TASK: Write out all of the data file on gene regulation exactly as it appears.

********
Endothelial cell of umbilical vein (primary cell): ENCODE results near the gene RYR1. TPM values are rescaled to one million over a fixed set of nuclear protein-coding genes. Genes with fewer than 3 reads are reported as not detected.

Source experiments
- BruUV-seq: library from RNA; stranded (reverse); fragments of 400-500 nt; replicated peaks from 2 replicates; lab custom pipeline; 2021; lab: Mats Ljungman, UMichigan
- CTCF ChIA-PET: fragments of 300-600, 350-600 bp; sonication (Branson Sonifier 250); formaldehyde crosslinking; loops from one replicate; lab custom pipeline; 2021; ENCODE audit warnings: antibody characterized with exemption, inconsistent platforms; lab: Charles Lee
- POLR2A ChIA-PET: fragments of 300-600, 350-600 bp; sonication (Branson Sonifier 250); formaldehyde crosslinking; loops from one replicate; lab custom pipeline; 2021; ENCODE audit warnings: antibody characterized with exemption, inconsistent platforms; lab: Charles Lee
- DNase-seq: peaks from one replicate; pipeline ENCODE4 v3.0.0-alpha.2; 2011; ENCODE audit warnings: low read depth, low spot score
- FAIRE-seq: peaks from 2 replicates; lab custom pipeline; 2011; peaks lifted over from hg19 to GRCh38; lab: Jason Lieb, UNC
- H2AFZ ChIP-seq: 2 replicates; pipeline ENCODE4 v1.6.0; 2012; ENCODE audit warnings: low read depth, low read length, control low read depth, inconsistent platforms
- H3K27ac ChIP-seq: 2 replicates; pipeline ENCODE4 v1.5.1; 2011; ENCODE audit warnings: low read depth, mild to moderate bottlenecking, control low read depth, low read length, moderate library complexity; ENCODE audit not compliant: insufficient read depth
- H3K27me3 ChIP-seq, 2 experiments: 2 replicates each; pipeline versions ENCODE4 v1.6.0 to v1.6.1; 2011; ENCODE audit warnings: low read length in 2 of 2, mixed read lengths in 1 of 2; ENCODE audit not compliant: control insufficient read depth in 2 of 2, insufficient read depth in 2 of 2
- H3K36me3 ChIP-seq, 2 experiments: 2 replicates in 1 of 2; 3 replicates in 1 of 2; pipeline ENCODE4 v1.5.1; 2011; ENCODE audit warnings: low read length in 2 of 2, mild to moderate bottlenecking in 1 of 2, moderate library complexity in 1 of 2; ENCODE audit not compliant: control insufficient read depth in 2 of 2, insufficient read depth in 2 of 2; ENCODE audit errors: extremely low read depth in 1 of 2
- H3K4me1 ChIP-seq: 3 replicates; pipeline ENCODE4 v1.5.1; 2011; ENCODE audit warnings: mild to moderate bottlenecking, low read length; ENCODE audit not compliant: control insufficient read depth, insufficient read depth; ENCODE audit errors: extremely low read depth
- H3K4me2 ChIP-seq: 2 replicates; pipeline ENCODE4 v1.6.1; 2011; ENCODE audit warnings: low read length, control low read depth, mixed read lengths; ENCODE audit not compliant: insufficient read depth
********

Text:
Endothelial cell of umbilical vein (primary cell): ENCODE results near the gene RYR1. TPM values are rescaled to one million over a fixed set of nuclear protein-coding genes. Genes with fewer than 3 reads are reported as not detected.

Source experiments
- BruUV-seq: library from RNA; stranded (reverse); fragments of 400-500 nt; replicated peaks from 2 replicates; lab custom pipeline; 2021; lab: Mats Ljungman, UMichigan
- CTCF ChIA-PET: fragments of 300-600, 350-600 bp; sonication (Branson Sonifier 250); formaldehyde crosslinking; loops from one replicate; lab custom pipeline; 2021; ENCODE audit warnings: antibody characterized with exemption, inconsistent platforms; lab: Charles Lee
- POLR2A ChIA-PET: fragments of 300-600, 350-600 bp; sonication (Branson Sonifier 250); formaldehyde crosslinking; loops from one replicate; lab custom pipeline; 2021; ENCODE audit warnings: antibody characterized with exemption, inconsistent platforms; lab: Charles Lee
- DNase-seq: peaks from one replicate; pipeline ENCODE4 v3.0.0-alpha.2; 2011; ENCODE audit warnings: low read depth, low spot score
- FAIRE-seq: peaks from 2 replicates; lab custom pipeline; 2011; peaks lifted over from hg19 to GRCh38; lab: Jason Lieb, UNC
- H2AFZ ChIP-seq: 2 replicates; pipeline ENCODE4 v1.6.0; 2012; ENCODE audit warnings: low read depth, low read length, control low read depth, inconsistent platforms
- H3K27ac ChIP-seq: 2 replicates; pipeline ENCODE4 v1.5.1; 2011; ENCODE audit warnings: low read depth, mild to moderate bottlenecking, control low read depth, low read length, moderate library complexity; ENCODE audit not compliant: insufficient read depth
- H3K27me3 ChIP-seq, 2 experiments: 2 replicates each; pipeline versions ENCODE4 v1.6.0 to v1.6.1; 2011; ENCODE audit warnings: low read length in 2 of 2, mixed read lengths in 1 of 2; ENCODE audit not compliant: control insufficient read depth in 2 of 2, insufficient read depth in 2 of 2
- H3K36me3 ChIP-seq, 2 experiments: 2 replicates in 1 of 2; 3 replicates in 1 of 2; pipeline ENCODE4 v1.5.1; 2011; ENCODE audit warnings: low read length in 2 of 2, mild to moderate bottlenecking in 1 of 2, moderate library complexity in 1 of 2; ENCODE audit not compliant: control insufficient read depth in 2 of 2, insufficient read depth in 2 of 2; ENCODE audit errors: extremely low read depth in 1 of 2
- H3K4me1 ChIP-seq: 3 replicates; pipeline ENCODE4 v1.5.1; 2011; ENCODE audit warnings: mild to moderate bottlenecking, low read length; ENCODE audit not compliant: control insufficient read depth, insufficient read depth; ENCODE audit errors: extremely low read depth
- H3K4me2 ChIP-seq: 2 replicates; pipeline ENCODE4 v1.6.1; 2011; ENCODE audit warnings: low read length, control low read depth, mixed read lengths; ENCODE audit not compliant: insufficient read depth